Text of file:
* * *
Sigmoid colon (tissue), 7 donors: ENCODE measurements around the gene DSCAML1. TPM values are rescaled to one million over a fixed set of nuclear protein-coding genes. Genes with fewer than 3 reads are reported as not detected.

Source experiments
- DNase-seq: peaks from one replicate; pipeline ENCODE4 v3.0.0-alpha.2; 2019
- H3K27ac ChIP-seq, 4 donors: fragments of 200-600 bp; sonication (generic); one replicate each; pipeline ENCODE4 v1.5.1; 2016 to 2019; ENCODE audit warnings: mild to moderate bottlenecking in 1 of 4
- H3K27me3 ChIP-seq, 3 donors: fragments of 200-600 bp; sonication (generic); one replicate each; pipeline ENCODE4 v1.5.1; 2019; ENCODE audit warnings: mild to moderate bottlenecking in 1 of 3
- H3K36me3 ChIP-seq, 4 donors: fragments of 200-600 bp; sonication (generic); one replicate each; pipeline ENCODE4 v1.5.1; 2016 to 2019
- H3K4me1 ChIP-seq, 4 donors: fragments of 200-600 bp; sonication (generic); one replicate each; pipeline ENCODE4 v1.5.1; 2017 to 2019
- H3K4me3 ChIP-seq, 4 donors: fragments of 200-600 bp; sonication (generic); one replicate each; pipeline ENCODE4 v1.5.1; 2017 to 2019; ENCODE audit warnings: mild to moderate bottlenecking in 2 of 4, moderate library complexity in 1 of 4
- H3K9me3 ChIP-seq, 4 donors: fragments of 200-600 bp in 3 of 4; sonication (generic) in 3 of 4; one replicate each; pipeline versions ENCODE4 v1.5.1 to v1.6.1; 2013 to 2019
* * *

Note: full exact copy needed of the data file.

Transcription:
Sigmoid colon (tissue), 7 donors: ENCODE measurements around the gene DSCAML1. TPM values are rescaled to one million over a fixed set of nuclear protein-coding genes. Genes with fewer than 3 reads are reported as not detected.

Source experiments
- DNase-seq: peaks from one replicate; pipeline ENCODE4 v3.0.0-alpha.2; 2019
- H3K27ac ChIP-seq, 4 donors: fragments of 200-600 bp; sonication (generic); one replicate each; pipeline ENCODE4 v1.5.1; 2016 to 2019; ENCODE audit warnings: mild to moderate bottlenecking in 1 of 4
- H3K27me3 ChIP-seq, 3 donors: fragments of 200-600 bp; sonication (generic); one replicate each; pipeline ENCODE4 v1.5.1; 2019; ENCODE audit warnings: mild to moderate bottlenecking in 1 of 3
- H3K36me3 ChIP-seq, 4 donors: fragments of 200-600 bp; sonication (generic); one replicate each; pipeline ENCODE4 v1.5.1; 2016 to 2019
- H3K4me1 ChIP-seq, 4 donors: fragments of 200-600 bp; sonication (generic); one replicate each; pipeline ENCODE4 v1.5.1; 2017 to 2019
- H3K4me3 ChIP-seq, 4 donors: fragments of 200-600 bp; sonication (generic); one replicate each; pipeline ENCODE4 v1.5.1; 2017 to 2019; ENCODE audit warnings: mild to moderate bottlenecking in 2 of 4, moderate library complexity in 1 of 4
- H3K9me3 ChIP-seq, 4 donors: fragments of 200-600 bp in 3 of 4; sonication (generic) in 3 of 4; one replicate each; pipeline versions ENCODE4 v1.5.1 to v1.6.1; 2013 to 2019